27 APRIL 1956, Page 34

Local History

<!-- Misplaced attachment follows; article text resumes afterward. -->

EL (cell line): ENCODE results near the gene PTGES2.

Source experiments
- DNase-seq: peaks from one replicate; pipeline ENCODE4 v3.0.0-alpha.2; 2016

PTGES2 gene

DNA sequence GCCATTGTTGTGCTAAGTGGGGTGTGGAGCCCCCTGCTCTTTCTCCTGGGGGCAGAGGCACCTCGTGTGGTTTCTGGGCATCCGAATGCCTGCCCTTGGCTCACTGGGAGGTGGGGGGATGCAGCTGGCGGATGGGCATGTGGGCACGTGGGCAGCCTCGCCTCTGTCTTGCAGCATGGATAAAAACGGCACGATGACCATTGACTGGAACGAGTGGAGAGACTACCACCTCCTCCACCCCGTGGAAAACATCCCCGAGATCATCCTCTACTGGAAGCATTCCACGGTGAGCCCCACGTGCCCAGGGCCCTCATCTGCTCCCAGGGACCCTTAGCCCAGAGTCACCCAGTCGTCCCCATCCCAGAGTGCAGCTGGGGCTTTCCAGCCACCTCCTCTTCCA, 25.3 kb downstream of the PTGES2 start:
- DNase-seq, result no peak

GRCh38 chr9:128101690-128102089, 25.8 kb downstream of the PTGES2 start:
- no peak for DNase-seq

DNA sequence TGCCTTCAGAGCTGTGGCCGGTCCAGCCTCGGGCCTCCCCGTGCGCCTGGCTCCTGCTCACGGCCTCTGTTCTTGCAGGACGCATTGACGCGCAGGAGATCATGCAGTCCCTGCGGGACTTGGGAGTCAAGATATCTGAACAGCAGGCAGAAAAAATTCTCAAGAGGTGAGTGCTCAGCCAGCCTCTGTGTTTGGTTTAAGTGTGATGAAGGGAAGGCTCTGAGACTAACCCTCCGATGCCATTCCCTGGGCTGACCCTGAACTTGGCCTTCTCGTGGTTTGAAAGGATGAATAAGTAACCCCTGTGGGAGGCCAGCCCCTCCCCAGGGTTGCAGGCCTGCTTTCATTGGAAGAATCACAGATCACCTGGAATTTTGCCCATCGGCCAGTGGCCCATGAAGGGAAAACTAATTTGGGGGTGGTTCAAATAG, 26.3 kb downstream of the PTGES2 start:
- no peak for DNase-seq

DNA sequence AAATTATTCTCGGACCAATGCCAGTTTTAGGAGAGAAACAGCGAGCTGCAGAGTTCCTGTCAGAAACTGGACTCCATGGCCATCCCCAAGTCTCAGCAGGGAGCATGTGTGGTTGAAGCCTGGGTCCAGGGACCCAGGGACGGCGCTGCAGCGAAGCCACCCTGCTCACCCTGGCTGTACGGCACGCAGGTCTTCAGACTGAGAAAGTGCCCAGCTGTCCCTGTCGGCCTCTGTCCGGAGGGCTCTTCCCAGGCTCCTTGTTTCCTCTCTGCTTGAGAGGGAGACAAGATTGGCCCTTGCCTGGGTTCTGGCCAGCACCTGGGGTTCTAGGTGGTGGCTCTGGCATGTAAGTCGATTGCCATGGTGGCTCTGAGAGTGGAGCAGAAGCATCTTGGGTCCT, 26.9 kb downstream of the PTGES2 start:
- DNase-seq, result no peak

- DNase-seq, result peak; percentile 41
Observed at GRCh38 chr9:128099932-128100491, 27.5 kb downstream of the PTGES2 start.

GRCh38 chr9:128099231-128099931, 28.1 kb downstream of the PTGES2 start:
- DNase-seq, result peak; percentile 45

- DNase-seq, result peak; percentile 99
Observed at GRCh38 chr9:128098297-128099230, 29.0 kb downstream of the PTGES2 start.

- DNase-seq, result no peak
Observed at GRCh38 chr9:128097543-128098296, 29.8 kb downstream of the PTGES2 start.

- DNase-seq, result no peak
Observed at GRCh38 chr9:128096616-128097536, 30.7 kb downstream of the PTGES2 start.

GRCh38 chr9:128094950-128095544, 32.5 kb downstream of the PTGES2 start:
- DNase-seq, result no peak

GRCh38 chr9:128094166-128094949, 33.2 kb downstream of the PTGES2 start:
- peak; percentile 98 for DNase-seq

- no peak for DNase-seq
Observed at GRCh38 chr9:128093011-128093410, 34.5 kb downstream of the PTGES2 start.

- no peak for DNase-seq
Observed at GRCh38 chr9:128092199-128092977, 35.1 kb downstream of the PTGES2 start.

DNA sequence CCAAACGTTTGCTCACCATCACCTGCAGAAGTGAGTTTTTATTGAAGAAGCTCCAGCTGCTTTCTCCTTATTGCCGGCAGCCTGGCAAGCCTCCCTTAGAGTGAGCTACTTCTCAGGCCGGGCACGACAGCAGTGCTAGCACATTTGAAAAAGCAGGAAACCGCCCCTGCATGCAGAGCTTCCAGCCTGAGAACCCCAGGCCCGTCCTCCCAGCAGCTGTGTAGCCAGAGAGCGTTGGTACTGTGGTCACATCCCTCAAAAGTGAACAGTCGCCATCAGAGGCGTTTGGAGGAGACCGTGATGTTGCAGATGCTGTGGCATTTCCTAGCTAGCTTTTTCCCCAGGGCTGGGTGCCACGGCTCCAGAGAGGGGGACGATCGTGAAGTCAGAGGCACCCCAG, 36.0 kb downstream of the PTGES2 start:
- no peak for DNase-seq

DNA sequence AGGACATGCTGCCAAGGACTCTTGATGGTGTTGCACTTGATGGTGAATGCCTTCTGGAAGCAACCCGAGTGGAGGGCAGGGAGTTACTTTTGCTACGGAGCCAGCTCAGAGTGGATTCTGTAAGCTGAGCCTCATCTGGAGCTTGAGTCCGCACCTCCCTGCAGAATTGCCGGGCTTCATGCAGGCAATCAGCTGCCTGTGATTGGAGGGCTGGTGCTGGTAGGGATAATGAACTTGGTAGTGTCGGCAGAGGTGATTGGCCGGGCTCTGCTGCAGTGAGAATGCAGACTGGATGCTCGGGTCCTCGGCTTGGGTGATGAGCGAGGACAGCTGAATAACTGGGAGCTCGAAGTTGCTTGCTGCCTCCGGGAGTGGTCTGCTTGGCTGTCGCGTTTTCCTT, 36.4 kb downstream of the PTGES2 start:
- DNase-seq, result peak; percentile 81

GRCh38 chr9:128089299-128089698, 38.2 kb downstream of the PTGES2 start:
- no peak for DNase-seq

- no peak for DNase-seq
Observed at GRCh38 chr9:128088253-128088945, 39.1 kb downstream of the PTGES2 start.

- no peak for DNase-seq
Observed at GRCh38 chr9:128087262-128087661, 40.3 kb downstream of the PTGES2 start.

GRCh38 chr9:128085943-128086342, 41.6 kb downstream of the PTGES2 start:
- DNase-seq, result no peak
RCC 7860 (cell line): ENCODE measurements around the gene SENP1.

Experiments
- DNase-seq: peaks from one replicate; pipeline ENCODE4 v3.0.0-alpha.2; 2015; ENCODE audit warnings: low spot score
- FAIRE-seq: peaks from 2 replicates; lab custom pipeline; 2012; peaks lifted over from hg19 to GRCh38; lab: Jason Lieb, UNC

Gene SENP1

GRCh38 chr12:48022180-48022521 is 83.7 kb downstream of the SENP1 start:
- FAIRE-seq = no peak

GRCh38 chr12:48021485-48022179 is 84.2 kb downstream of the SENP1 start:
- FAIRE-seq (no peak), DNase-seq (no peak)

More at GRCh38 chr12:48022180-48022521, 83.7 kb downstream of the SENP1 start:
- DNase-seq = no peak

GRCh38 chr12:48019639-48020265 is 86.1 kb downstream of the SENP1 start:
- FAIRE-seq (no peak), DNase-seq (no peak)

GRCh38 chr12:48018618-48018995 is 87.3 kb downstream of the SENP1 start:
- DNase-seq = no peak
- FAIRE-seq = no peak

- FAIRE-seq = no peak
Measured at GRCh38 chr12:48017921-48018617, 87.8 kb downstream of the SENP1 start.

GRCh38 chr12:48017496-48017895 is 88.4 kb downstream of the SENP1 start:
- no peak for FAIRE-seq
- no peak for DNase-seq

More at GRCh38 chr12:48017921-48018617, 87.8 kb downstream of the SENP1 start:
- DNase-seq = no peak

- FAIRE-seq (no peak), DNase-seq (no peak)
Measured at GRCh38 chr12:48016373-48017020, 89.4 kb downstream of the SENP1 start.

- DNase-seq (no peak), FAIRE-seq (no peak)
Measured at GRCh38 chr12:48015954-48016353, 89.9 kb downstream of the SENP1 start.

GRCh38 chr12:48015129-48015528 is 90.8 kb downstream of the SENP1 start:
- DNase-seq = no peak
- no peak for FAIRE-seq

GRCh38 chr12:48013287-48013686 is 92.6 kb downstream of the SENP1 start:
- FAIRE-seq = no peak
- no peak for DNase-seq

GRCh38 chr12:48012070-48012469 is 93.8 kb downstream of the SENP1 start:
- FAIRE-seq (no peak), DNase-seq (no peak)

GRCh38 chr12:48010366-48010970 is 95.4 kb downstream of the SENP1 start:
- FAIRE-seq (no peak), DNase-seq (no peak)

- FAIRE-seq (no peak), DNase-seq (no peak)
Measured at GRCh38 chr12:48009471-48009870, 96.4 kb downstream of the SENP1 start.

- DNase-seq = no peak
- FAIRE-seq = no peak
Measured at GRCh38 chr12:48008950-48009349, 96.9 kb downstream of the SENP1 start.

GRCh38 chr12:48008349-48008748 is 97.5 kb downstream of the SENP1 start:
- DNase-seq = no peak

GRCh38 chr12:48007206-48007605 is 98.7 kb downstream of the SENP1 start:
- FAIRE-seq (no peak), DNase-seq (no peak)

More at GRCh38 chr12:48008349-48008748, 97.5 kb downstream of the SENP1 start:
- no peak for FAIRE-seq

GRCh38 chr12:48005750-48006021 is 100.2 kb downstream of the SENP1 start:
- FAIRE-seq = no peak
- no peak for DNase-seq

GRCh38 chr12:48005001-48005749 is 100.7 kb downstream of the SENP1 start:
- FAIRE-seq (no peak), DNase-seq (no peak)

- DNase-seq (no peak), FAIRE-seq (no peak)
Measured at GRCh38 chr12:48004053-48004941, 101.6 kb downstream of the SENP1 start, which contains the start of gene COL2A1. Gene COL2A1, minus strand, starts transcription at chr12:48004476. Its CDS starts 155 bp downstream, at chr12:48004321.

LiKE Its predecessor, Medkeval Lincoln, J. W. F. Hill's Tudor and Stuart Lincoln (C.U.P., 32s.• 6d,), is an admirable example of local history written in a non-provincial way. Dr. Hill's narrative, though disarmingly unpre- tentious, is thorough and comprehensive. The town of Lincoln is firmly set in the environ- ment of what Henry VIII called 'one of the most brute and beastly' shires of the whole realm. We see how the sixteenth-century town looked to local gentlemen for protection; how the Elizabethan government needed Puritan support in the town against local Papists; but how in the seventeenth century, with a different government policy, the solid block of rich and intermarried Puritan gentry helped Lincoln to get Puritans as lecturers and supported the Bishop of Lincoln against Laud. So the line-up of the two sides in the Civil War was fore- shadowed long before 1640. The book is pleasantly illustrated, and has maps and a